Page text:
Within the 2,200-acre tract, located a few miles west of Collinsville, Illinois, lie the archaeological remnants of the central section of the ancient settlement that is today known as Cahokia.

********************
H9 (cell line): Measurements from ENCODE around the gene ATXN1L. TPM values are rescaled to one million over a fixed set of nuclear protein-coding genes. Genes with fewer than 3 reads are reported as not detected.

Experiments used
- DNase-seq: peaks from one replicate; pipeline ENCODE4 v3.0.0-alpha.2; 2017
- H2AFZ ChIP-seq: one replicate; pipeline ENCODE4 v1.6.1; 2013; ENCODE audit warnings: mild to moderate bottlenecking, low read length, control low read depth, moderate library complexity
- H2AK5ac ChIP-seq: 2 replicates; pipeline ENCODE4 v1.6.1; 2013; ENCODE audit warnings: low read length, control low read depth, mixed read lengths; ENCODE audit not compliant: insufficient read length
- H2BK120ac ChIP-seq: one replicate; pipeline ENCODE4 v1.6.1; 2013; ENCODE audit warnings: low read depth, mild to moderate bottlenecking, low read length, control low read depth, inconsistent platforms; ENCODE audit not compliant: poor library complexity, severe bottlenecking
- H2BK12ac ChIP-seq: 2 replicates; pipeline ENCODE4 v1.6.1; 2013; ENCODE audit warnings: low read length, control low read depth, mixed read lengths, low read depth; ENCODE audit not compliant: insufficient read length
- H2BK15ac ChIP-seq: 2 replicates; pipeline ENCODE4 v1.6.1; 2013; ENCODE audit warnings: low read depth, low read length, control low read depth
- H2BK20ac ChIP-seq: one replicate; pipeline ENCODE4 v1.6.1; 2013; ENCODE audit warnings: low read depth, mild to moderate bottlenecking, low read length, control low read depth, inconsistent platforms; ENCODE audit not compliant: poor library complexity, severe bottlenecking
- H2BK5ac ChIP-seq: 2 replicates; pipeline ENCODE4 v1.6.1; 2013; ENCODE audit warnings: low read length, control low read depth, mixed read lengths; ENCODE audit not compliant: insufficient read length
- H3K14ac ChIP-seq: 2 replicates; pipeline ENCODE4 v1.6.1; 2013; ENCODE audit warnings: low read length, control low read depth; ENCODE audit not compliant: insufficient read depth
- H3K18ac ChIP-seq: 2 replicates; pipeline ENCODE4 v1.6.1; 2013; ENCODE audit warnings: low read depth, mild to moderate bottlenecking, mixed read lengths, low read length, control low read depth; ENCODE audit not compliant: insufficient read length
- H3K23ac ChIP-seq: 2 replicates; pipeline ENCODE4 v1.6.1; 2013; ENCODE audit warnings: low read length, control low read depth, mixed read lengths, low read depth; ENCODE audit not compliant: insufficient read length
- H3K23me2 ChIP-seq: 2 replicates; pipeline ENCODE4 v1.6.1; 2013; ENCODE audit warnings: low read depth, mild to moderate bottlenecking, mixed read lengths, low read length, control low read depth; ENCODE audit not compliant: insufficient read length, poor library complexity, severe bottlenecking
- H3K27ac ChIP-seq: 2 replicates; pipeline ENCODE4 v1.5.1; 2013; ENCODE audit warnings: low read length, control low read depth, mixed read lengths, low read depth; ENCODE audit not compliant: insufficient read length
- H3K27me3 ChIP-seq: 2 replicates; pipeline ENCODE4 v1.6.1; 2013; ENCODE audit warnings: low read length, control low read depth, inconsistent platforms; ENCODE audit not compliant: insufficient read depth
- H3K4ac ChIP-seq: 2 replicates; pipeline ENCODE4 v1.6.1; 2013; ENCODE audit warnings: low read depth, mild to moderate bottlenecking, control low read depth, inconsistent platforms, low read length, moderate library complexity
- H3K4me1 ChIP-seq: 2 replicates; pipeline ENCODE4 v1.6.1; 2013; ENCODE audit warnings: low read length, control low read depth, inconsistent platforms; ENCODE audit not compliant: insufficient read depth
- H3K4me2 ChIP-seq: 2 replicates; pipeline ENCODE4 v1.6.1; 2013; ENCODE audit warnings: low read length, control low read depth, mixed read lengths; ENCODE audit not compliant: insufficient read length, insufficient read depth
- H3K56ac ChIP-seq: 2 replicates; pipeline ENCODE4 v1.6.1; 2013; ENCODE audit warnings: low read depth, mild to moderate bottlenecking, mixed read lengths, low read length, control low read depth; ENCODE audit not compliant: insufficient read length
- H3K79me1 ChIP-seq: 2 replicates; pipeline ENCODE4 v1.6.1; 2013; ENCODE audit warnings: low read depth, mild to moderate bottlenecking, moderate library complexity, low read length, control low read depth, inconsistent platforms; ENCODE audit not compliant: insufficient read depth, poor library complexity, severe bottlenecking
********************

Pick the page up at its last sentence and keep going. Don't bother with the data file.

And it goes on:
According to archaeological finds, the city of Cahokia was inhabited from about A.D. 700 to 1400. At its peak, from A.D. 1050 to 1200, the city covered nearly six square miles and possibly 10-20,000 people lived here. Over 120 mounds were built through time, and most mounds were enlarged several times. Houses were arranged in rows and around open plazas, and the main agricultural fields lay outside the city. The site is named for a subtribe of the Illiniwek (or Illinois tribe, a loose confederacy of related peoples) - the Cahokia - who moved into this area in the 1600s and lived nearby when the French arrived about 1699. Sometime in the mid-1800s, local historians suggested the site be called "Cahokia" to honor these later arrivals.